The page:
I am teaching my two-year-old to catch her coughs and sneezes. Sometimes she manages, sometimes she doesn’t. This exercise started before Covid-19 coronavirus hit the headlines because, like most toddlers, she comes with a lot of colds! Meaning, that despite my best efforts, there is usually at least one person in my house blowing a snotty nose or nursing a sore throat. We are big on sharing in my family, but it would be good if this was one thing we shared less of!
Right now, I am clearing the remnants of the flu and working from home. I am fortunate that I have a job and an employer with the technology in place to make this possible. Not everyone has the option, I know.
People who have recently been to affected areas and or think they may have Covid-19 coronavirus have been asked to self-isolate. Public Health England (PHE) has issued guidance regarding advice for self-isolation https://www.gov.uk/government/publications/wuhan-novel-coronavirus-self-isolation-for-patients-undergoing-testing/advice-sheet-home-isolation. These people, if well enough, and able to work from home, will, presumably, be paid.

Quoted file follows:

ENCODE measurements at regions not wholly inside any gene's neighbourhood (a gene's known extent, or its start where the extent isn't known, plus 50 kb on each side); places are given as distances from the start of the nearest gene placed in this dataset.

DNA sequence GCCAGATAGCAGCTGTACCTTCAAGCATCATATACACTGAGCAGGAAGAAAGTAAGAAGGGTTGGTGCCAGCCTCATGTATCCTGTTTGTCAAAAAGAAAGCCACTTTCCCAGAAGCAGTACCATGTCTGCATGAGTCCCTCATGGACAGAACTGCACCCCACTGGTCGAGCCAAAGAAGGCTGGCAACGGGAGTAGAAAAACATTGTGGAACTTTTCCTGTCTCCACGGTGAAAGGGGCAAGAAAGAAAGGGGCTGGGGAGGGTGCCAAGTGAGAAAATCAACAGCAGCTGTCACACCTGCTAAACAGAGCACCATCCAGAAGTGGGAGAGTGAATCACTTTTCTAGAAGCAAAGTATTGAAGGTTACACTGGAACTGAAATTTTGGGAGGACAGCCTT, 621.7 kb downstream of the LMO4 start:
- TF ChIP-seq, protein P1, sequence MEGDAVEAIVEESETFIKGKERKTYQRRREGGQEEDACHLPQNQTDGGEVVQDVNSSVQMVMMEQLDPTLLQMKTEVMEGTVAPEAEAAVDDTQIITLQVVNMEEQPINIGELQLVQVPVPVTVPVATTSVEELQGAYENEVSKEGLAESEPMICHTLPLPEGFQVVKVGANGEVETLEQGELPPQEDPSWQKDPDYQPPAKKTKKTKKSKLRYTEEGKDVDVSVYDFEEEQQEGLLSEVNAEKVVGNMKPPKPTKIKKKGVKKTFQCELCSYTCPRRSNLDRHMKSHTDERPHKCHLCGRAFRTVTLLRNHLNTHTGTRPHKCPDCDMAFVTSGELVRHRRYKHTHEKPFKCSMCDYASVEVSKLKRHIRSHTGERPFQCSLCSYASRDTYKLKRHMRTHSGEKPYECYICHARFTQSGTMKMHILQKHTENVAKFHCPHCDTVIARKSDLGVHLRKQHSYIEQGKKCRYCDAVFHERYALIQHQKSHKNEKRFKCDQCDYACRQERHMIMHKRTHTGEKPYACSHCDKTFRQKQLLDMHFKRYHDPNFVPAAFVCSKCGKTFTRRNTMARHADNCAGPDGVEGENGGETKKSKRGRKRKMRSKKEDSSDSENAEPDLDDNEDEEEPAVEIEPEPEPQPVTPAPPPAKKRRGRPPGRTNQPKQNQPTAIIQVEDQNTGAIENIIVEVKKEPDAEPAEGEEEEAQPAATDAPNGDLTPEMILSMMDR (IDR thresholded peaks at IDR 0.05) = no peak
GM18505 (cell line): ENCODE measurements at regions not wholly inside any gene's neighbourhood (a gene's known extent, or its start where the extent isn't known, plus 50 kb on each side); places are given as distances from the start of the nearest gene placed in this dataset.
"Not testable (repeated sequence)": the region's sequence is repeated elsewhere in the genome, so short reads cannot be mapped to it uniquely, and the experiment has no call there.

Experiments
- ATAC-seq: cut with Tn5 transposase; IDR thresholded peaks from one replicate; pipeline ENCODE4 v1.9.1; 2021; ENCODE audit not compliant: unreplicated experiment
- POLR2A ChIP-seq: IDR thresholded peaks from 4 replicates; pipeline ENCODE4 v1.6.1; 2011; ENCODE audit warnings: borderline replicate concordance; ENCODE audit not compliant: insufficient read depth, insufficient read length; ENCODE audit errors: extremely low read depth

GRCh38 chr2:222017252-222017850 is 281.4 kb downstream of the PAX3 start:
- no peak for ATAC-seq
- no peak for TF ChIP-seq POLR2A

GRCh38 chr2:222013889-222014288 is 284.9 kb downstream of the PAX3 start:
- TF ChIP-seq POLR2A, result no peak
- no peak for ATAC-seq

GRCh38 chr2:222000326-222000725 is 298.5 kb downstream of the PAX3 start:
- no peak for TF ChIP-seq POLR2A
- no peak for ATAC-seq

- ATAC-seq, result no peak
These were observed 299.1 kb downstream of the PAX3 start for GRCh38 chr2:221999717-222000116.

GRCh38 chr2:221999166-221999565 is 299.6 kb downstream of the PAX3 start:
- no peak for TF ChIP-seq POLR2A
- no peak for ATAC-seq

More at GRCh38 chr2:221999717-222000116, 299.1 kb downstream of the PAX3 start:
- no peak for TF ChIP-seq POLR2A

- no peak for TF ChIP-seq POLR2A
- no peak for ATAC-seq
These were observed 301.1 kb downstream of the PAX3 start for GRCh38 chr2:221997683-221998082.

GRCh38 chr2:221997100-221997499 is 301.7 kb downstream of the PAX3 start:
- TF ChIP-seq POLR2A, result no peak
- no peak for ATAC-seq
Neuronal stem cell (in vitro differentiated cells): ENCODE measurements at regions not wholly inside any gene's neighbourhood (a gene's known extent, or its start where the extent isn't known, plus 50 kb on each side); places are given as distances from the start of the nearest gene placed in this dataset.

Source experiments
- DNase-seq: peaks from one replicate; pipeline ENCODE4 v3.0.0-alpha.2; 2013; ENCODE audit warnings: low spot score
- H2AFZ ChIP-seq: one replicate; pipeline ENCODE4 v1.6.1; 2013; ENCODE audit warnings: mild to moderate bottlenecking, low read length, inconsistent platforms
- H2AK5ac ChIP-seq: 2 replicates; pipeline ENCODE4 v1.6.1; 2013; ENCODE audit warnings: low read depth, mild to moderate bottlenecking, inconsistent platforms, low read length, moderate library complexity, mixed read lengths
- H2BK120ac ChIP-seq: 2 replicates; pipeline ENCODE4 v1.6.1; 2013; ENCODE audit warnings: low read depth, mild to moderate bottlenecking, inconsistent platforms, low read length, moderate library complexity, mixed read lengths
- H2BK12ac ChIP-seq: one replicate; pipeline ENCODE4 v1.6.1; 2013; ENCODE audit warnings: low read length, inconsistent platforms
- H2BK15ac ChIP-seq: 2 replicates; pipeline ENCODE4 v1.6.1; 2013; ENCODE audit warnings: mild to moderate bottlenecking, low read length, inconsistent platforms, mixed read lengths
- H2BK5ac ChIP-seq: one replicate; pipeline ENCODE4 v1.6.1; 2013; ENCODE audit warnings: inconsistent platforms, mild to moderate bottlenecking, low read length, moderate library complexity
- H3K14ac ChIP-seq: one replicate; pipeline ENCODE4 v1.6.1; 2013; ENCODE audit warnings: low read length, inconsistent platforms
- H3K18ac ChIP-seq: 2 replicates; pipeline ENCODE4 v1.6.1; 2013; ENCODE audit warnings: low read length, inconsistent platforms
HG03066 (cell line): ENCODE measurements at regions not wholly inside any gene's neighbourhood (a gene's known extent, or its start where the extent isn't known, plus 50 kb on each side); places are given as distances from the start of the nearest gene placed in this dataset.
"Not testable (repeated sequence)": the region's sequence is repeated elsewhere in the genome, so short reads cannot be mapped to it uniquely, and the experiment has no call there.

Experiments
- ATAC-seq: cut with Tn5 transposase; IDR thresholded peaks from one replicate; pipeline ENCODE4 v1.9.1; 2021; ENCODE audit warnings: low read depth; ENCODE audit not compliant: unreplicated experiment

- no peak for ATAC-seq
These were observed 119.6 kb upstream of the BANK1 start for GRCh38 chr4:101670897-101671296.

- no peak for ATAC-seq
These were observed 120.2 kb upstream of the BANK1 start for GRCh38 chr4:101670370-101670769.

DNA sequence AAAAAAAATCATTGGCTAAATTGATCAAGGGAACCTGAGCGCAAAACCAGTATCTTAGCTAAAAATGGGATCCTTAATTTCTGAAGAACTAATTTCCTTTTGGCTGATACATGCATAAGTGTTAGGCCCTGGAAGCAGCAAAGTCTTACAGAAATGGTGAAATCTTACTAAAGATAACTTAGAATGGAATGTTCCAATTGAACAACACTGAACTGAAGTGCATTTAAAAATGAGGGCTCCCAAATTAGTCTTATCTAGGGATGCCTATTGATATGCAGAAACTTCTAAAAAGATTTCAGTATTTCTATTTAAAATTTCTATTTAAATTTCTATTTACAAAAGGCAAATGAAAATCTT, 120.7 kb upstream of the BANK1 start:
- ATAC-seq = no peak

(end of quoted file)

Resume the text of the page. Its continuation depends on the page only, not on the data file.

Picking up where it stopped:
But what if you do not have the ability to work from home. Will you be paid? Health Secretary, Matt Hancock has said that people who self-isolate should be considered ‘sick’ and be paid SSP accordingly. Emma Ahmed of Hill Dickson and @daniel_barnett have provided a really useful analysis on whether a person, who self isolates, would be legally entitled to SSP. They state that a person may be paid if they have been given a ‘written notice issued by PHE or NHS 111’ or a fit note issued by their GP.
But with the Government saying that up to a fifth of the workforce may be off sick with Covid-19 coronavirus (https://www.bbc.co.uk/news/uk-51718917) how practicable is it that every person will obtain this notice? The resources of PHE and NHS 111 will almost certainly be stretched.
Some organisations are already recommending that their employees work at home to stop the virus spreading (https://www.bbc.co.uk/news/business-51700937).
There is, as you would expect, a lot of online information dealing with what you can expect (and not expect) from your employer at this time. One of the clearest articles I have read is by Old Square Chambers barristers, Melanie Tether and Nadia Motraghi. The link is here.
And if anyone has discovered a faster way to teach your toddler how to catch their sneezes, do please share your secret.